Rachel Bloom made her first big splash in 2010 with the hilarious short “Fuck Me Ray Bradbury,” which was so successful that Rachel had the honor of being present for Bradbury’s first time watching it. Since then, she’s produced numerous other successful and equally hysterical shorts, released two albums (Please Love Me and Suck It, Christmas!!! A Chanukah Album), produced a short Disney musical parody, and written for and voiced characters on Robot Chicken.
Bloom, together with Aline Brosh McKenna, is now developing a musical television series for Showtime, Crazy Ex-Girlfriend. The show will follow Rebecca (played by Bloom), who leaves her job in a prestigious New York law firm in pursuit of love in West Covina, California.
Bloom and I recently had a chance to chat about how her experience in sketch, writing, and musical productions has helped prepare her for this opportunity.
So, prior to this, you produced a great selection of shorter clips and wrote for Robot Chicken. Has that made this a more difficult transition for you, since now you’re writing for a longer format?
No, no they helped me! I co-wrote it with someone who’s very experienced in a longer genre and also live-action. My foundation was in half-hour TV writings; Robot Chicken was sketch, but it wasn’t that different, because it’s a musical show and I’ve been doing musical stuff for a long time. I’ve been thinking about a show like this for a long time. Fortunately it felt like a very smooth transition.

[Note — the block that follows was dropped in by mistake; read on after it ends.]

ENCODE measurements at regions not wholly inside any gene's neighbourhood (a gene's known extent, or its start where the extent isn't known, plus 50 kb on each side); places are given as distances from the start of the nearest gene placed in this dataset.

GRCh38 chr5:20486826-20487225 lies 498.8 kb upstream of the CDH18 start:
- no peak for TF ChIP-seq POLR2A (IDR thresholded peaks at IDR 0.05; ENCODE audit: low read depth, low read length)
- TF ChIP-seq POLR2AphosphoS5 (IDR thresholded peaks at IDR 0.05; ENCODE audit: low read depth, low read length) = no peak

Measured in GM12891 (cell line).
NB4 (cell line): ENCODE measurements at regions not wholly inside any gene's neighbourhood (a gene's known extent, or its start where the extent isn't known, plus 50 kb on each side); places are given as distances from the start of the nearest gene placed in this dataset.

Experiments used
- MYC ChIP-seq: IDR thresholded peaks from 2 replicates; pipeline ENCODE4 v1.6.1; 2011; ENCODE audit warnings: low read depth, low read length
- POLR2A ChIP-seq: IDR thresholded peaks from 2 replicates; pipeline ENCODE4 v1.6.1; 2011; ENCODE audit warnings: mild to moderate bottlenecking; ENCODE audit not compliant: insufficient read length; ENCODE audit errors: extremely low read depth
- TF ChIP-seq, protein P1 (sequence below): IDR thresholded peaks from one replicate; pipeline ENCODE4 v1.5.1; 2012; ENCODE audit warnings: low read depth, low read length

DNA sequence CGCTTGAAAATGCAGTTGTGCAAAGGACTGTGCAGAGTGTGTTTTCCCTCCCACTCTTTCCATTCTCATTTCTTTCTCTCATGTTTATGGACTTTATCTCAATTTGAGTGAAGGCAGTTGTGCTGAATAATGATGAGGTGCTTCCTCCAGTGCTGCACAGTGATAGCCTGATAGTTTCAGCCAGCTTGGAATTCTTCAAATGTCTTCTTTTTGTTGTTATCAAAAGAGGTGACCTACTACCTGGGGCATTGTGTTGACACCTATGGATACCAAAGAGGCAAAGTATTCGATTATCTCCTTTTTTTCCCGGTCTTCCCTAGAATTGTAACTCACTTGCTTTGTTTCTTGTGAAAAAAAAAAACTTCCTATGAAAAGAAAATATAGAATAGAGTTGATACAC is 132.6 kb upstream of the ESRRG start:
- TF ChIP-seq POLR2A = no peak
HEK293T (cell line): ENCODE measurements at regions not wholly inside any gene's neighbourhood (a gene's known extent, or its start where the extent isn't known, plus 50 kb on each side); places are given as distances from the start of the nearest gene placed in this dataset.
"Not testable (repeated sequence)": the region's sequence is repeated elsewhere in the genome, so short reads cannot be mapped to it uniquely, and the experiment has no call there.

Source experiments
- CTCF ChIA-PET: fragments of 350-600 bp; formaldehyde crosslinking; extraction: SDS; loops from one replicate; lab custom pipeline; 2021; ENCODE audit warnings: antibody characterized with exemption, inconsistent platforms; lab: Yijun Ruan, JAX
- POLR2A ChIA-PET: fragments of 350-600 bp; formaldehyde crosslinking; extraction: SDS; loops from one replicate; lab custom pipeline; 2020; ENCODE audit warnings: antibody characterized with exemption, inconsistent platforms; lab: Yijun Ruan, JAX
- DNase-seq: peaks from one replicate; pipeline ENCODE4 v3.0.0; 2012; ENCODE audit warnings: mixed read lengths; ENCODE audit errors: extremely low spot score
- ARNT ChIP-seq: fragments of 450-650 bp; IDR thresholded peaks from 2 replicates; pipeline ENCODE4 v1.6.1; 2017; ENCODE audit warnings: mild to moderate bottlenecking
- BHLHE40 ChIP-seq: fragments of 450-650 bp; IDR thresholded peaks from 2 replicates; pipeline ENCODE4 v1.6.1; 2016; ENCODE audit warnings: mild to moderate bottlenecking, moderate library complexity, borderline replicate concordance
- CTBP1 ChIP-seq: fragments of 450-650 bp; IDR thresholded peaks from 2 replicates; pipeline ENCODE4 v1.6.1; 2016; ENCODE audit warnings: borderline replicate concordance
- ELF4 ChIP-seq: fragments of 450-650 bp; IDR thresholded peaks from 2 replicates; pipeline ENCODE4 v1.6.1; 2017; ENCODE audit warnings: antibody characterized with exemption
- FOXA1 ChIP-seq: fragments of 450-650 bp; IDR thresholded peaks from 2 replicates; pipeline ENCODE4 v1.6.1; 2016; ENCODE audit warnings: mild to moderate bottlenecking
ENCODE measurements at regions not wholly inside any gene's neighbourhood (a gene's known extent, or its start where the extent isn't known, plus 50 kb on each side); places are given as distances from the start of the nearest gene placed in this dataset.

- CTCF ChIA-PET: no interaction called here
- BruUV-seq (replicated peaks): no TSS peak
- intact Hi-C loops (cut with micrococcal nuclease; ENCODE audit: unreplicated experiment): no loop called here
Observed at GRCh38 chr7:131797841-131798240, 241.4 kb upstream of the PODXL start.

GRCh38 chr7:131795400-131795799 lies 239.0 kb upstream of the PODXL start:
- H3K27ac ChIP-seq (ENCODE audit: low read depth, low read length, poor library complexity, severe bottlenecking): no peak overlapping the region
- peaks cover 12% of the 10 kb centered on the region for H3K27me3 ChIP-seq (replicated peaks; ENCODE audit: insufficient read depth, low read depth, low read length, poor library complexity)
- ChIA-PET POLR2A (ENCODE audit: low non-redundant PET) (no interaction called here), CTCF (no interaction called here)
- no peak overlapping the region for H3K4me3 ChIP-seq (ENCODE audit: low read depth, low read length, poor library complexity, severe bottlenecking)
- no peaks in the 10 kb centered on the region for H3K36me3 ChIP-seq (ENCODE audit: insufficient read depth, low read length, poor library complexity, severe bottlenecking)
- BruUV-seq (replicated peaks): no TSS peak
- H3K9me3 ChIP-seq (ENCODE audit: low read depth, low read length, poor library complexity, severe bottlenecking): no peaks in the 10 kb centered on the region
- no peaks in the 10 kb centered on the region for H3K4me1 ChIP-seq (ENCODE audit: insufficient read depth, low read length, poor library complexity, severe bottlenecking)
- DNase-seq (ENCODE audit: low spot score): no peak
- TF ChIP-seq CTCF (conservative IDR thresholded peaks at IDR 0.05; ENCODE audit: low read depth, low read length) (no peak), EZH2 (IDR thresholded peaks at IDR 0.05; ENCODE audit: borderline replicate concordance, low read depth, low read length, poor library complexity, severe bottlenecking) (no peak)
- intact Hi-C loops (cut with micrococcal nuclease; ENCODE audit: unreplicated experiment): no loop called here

Did you have anything in mind that you wanted to map onto when you were coming up with the idea for the show or was it something that just kind of came from you organically?
No, actually it came from the woman I wrote with, Aline [Brosh McKenna]. She reached out to me because she had seen one of my videos featured on Jezebel. So she saw all my videos and she set up a meeting with me and was like, “I want to do a musical television show with you.” I was like, “Oh, awesome.” She had wanted to write a movie called Crazy Ex-Girlfriend and because I have a couple music videos in which I play kind of a crazy girlfriend, she thought, “Oh maybe I can do a musical television show with you.” So it ended up working out really well.
How long has this been in progress?
We first met about it in May of last year, and then we spent a couple months just developing the show together. We didn’t write the script until we had a very elaborate pitch. So we first met in May of last year, we pitched it in late September of last year, and then wrote the script December through March, with like first rewrite, second rewrite, stuff like that.
I’ve read that Marc Webb is going to be directing; how did that come together?
We were looking for a director who was interested in a show like this, especially one who has musical experience and musical enthusiasm. Someone at Showtime knew that this would be right up Marc Webb’s alley, naturally since he directed 500 Days of Summer, and we sent him the script. He’s a big deal so I was like, “Ah, whatever happens…” But then we heard that Marc really loved it and wants to do it. He’s a fantastic person. He’s just been awesome to work with.
How will it be structured?
It’s basically like an actual stage musical where most of the scenes are spoken and take place in reality and then we go into the character’s fantasy for the musical numbers which are about three minutes, so they’re sizable musical numbers. There are 3 in the pilot. There’s a big song, a musical theater song, a pop song, and reprise of the musical theater song. It’s structured like a Broadway musical.